Chamaedorea Species, Bamboo Palm, Reed Palm, Seifriz's Bamboo Palm

Chamaedorea seifrizii

Family: Arecaceae (ar-ek-AY-see-ee) (Info)
Genus: Chamaedorea (kam-ee-DOR-ee-uh) (Info)
Species: seifrizii (see-FRIDZ-ee-eye) (Info)
Synonym:Chamaedorea donnell-smithii
Synonym:Chamaedorea erumpens


Tropicals and Tender Perennials


Water Requirements:

Average Water Needs; Water regularly; do not overwater

Sun Exposure:

Light Shade



Foliage Color:



10-12 ft. (3-3.6 m)


24-36 in. (60-90 cm)

36-48 in. (90-120 cm)


USDA Zone 10a: to -1.1 C (30 F)

USDA Zone 10b: to 1.7 C (35 F)

USDA Zone 11: above 4.5 C (40 F)

Where to Grow:

Unknown - Tell us


Seed is poisonous if ingested

Parts of plant are poisonous if ingested

All parts of plant are poisonous if ingested

Bloom Color:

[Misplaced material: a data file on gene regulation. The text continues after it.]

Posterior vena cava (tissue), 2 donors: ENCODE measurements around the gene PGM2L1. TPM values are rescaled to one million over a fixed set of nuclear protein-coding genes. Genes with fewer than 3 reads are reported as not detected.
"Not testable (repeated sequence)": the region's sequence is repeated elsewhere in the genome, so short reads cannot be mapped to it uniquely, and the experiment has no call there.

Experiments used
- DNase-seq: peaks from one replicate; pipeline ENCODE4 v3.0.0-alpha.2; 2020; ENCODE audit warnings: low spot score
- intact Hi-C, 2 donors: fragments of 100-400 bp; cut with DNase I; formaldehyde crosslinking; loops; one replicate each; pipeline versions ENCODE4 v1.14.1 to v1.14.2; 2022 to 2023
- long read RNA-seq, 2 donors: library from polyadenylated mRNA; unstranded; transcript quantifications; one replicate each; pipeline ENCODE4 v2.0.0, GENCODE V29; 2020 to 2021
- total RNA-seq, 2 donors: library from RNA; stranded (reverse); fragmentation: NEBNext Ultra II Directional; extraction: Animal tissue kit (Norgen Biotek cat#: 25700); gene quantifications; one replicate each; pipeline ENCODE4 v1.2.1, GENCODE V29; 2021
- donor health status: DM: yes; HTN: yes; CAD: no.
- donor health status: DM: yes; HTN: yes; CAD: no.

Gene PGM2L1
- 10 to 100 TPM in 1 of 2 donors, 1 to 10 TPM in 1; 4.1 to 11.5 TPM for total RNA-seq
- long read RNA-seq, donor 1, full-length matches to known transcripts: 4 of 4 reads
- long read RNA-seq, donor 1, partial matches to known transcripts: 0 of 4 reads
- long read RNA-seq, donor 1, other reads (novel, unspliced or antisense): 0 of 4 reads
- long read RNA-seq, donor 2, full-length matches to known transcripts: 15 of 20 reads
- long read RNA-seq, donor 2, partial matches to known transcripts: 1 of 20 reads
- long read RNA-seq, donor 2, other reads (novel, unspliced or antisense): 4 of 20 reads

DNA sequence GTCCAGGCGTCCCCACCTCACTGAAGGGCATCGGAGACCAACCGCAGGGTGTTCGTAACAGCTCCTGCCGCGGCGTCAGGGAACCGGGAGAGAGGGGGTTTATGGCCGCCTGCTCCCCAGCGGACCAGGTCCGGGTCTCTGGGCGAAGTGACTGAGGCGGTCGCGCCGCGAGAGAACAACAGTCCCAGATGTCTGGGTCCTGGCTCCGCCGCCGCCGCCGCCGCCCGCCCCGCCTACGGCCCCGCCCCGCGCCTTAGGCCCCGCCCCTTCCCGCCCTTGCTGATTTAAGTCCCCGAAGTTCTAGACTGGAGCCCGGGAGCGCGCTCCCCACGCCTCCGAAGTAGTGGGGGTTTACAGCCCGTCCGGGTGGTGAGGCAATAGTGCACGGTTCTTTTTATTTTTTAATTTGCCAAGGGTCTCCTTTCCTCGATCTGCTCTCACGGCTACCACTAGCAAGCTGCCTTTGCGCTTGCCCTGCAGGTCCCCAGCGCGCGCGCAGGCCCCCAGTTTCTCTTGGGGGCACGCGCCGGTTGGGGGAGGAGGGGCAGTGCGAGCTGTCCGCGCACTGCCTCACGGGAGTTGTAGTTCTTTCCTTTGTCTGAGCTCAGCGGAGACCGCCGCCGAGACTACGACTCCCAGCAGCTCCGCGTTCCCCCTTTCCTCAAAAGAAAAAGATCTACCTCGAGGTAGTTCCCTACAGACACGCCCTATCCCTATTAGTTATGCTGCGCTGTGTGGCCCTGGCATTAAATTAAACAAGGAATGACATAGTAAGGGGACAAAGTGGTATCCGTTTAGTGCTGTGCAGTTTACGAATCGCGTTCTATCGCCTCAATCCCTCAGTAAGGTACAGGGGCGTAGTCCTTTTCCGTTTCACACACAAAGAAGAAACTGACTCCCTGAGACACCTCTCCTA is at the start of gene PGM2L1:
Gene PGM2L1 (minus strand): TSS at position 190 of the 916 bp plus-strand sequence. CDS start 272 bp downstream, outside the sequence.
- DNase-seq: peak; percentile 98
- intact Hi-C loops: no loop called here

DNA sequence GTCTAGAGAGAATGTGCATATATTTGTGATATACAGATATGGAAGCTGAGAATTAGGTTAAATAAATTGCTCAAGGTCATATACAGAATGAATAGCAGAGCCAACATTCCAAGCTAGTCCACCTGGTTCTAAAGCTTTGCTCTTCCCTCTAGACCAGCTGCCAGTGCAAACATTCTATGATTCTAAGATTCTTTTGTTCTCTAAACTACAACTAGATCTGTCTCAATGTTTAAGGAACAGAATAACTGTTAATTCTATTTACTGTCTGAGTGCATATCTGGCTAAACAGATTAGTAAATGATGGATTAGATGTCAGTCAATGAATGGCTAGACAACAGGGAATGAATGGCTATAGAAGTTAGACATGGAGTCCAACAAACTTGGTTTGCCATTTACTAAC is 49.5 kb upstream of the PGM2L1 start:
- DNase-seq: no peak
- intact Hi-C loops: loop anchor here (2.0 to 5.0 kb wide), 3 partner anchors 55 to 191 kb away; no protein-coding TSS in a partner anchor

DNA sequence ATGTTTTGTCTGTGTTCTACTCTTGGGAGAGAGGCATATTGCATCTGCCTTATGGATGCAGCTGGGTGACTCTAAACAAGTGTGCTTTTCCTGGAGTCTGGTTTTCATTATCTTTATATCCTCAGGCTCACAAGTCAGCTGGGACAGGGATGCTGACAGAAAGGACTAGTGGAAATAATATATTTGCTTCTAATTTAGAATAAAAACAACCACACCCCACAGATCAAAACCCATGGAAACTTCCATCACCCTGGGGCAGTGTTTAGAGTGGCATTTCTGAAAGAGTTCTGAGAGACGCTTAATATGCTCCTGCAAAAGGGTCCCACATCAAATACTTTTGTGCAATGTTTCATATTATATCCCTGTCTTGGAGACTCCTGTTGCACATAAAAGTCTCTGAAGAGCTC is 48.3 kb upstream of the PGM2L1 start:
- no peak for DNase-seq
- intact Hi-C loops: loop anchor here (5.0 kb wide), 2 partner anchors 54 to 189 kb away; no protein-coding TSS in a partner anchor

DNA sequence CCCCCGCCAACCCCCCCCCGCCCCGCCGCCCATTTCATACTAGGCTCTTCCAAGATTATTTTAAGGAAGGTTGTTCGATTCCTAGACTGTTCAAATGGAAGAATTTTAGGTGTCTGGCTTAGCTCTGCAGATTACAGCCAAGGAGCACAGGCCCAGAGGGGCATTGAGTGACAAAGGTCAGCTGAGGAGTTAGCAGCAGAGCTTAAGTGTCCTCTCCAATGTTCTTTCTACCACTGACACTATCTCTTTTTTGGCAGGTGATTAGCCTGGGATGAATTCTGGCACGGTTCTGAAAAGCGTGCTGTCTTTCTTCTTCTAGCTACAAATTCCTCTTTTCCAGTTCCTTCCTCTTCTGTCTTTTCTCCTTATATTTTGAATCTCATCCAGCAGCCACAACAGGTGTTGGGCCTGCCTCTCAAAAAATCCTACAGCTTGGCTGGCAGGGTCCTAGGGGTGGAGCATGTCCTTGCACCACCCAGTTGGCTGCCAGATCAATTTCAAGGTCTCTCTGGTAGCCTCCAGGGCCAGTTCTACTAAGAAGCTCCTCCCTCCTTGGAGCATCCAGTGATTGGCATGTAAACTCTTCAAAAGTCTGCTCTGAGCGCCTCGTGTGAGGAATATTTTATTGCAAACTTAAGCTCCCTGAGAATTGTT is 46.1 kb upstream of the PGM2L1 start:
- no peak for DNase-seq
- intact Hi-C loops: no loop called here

Bloom Characteristics:

Unknown - Tell us

Bloom Size:

Unknown - Tell us

Bloom Time:

Late Summer/Early Fall

Other details:

Unknown - Tell us

Soil pH requirements:

Unknown - Tell us

Patent Information:

Unknown - Tell us

Propagation Methods:

From seed; sow indoors before last frost

Seed Collecting:

Unknown - Tell us


This plant is said to grow outdoors in the following regions:

Tucson, Arizona

Siloam Springs, Arkansas

Berkeley, California

Brentwood, California

Camarillo, California

Hayward, California

Los Angeles, California

Oceanside, California

Rancho Cucamonga, California

Reseda, California

Ventura, California(2 reports)

Big Pine Key, Florida

Bradenton, Florida

Cape Coral, Florida

Hollywood, Florida

Orlando, Florida

Pompano Beach, Florida

Saint Petersburg, Florida

West Palm Beach, Florida

Valdosta, Georgia

Kansas City, Missouri

Grenoble, Rhône-Alpes

Baytown, Texas

Mission, Texas

Montgomery, Texas

Spring, Texas

show all

Gardeners' Notes:


On Mar 18, 2016, coriaceous from ROSLINDALE, MA wrote:

The Florida Exotic Pest Plant Council has listed this species as a Category ll invasive.


On Apr 11, 2015, DanielRoa from Ventura, CA wrote:

I got another bunch of this from a friend here in Ventura, Calif. who has been growing it for well over 20 years in his back yard. His is in full sun and so while it grows over 10" tall, the leaves are small and yellowish. He give it no special care.